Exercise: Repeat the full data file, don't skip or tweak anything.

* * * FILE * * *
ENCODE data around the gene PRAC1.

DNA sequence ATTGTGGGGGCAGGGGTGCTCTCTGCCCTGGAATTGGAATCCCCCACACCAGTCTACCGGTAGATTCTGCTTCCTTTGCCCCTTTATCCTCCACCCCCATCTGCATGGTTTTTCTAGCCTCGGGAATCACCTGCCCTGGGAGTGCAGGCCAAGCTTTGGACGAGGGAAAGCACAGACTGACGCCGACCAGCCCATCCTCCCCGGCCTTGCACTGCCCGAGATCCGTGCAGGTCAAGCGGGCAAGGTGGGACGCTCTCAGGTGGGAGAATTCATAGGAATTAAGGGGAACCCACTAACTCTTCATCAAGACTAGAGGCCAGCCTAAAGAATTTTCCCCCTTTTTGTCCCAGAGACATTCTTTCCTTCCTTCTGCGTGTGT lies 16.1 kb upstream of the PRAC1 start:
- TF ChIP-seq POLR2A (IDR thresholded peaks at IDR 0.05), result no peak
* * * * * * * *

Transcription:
ENCODE data around the gene PRAC1.

DNA sequence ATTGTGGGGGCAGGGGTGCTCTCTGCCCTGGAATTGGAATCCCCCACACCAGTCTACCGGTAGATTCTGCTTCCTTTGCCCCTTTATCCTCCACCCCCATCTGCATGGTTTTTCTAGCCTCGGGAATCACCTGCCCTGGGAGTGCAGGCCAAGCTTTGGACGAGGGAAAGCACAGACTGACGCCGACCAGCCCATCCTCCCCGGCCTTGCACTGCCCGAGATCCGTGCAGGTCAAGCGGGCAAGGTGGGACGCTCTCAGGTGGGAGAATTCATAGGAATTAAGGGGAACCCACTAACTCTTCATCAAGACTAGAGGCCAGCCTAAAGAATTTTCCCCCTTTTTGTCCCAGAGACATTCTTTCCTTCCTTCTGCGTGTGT lies 16.1 kb upstream of the PRAC1 start:
- TF ChIP-seq POLR2A (IDR thresholded peaks at IDR 0.05), result no peak